Return-to-Work Benefits Are Not One Size Fits All

Career Strategy

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Today, most companies are prioritizing benefits, such as flexibility and paid leave, as they become increasingly aware that their ability to attract and retain talent often hinges on company culture. But with so many organizations now offering employees these somewhat “standard” benefits—albeit important and appreciated—a common misconception can occur: If given enough maternity/paternity leave, new parents (particularly working mothers) can return to work without missing a beat, taking on just as much if not more than when they left.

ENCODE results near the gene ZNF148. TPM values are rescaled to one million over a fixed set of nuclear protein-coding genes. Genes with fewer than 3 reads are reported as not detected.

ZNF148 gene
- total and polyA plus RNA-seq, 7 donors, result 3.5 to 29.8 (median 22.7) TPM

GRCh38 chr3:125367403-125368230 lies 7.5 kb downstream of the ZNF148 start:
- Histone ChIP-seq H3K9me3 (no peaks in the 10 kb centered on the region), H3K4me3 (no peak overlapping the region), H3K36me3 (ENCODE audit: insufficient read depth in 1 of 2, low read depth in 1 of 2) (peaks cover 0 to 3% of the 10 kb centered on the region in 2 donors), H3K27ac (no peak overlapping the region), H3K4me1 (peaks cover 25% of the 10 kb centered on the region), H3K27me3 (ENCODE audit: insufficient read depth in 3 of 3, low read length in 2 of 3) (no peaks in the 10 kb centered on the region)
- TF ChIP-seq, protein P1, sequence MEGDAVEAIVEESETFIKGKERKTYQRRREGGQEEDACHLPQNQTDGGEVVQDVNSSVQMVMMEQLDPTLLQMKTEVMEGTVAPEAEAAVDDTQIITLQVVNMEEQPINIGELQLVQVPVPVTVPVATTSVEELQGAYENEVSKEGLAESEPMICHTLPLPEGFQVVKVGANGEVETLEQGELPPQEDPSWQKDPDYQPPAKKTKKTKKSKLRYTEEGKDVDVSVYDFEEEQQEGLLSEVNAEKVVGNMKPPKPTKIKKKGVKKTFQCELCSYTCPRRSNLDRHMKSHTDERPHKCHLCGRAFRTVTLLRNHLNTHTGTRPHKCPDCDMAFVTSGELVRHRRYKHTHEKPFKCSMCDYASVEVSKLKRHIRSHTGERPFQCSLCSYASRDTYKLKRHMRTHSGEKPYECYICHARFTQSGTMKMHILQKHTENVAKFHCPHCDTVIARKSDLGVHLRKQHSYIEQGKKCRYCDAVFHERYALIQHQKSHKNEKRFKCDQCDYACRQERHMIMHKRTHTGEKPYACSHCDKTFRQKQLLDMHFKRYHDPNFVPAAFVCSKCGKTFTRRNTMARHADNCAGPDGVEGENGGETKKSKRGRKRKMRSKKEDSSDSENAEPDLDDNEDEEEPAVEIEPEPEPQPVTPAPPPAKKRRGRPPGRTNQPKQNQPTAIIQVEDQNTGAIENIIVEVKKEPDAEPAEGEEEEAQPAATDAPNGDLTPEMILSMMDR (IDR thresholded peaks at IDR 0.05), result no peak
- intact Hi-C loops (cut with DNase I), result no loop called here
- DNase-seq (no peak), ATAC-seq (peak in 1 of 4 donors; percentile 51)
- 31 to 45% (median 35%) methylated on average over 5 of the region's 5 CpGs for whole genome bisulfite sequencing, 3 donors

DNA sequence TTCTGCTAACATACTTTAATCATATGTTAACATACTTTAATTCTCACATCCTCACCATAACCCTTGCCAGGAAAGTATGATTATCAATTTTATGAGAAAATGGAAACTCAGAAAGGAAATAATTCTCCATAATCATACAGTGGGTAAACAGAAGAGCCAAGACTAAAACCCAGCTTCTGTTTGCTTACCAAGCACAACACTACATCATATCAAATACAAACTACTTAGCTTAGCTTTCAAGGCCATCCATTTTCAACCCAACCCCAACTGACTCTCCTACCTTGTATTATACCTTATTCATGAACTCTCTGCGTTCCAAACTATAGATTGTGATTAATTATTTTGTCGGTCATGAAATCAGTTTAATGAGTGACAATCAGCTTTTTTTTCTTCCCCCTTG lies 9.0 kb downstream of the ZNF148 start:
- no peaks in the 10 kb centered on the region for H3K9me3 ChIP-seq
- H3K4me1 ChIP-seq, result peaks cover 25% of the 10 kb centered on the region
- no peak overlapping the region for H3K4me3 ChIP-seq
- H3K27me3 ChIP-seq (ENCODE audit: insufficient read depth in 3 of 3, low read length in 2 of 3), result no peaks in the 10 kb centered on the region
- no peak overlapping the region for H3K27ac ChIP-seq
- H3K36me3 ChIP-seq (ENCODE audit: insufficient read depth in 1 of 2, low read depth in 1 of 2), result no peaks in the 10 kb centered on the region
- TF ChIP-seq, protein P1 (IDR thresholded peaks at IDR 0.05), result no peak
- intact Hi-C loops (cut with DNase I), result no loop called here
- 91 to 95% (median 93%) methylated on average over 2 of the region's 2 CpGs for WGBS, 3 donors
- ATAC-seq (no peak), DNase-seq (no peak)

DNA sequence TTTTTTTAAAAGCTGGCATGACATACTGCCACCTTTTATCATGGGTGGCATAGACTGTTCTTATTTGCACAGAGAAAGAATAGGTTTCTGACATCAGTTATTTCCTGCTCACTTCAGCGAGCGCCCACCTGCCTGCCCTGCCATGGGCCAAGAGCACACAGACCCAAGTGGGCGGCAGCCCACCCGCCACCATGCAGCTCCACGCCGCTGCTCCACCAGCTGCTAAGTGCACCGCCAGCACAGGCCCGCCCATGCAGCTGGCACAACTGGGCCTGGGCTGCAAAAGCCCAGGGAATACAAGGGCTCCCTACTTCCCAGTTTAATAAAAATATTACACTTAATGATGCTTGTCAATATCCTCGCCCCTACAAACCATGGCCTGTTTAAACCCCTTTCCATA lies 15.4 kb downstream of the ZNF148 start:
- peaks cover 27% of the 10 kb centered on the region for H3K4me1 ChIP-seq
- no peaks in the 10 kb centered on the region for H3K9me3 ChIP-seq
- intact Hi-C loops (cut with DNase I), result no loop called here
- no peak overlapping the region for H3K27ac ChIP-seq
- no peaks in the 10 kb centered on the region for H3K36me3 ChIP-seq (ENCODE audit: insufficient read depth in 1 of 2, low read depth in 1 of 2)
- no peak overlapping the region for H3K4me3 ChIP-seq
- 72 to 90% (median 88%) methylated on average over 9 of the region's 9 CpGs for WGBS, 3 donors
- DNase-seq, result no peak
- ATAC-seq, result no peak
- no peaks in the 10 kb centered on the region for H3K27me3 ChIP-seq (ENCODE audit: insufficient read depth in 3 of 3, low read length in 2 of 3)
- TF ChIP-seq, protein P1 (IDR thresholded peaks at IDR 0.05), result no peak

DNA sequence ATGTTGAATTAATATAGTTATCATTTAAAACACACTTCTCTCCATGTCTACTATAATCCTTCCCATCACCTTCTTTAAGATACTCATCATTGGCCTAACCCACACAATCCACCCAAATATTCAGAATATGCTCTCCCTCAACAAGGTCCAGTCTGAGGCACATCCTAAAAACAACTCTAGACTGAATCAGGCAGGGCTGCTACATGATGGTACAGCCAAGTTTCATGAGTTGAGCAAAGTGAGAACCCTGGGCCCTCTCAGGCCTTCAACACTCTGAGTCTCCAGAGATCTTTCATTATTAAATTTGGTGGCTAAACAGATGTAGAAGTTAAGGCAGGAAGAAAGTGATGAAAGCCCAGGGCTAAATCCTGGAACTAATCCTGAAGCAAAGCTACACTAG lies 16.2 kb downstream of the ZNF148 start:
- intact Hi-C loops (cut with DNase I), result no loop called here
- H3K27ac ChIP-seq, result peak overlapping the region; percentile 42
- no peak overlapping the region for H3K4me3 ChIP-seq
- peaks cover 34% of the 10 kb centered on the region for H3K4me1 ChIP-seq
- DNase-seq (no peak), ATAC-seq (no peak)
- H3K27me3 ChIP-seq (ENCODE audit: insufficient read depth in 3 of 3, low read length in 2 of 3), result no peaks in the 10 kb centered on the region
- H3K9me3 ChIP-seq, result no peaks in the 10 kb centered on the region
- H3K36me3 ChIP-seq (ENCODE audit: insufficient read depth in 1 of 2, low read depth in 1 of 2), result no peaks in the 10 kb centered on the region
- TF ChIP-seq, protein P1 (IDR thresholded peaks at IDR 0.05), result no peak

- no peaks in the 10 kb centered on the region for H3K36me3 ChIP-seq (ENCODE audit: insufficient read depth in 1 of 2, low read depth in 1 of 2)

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New parent bias is a very real problem in today’s workplace. In fact, 43% of women with children leave or take breaks from their career because of the pull of family. Take one common example: A new mom is offered flexibility by Human Resources (HR); however, when she needs to shift hours to accommodate her new family life—baby gets sick, child care falls through, etc.—coworkers can often become frustrated and overloaded.

That example plays out countless times in countless ways, all mapping back to the reality that return-to-work benefits are an essential component to help companies systematize a culture that better supports working parents. As part of its return-to-work program, companies should offer training and resources to help managers and

Read from Benefits – HR Daily Advisor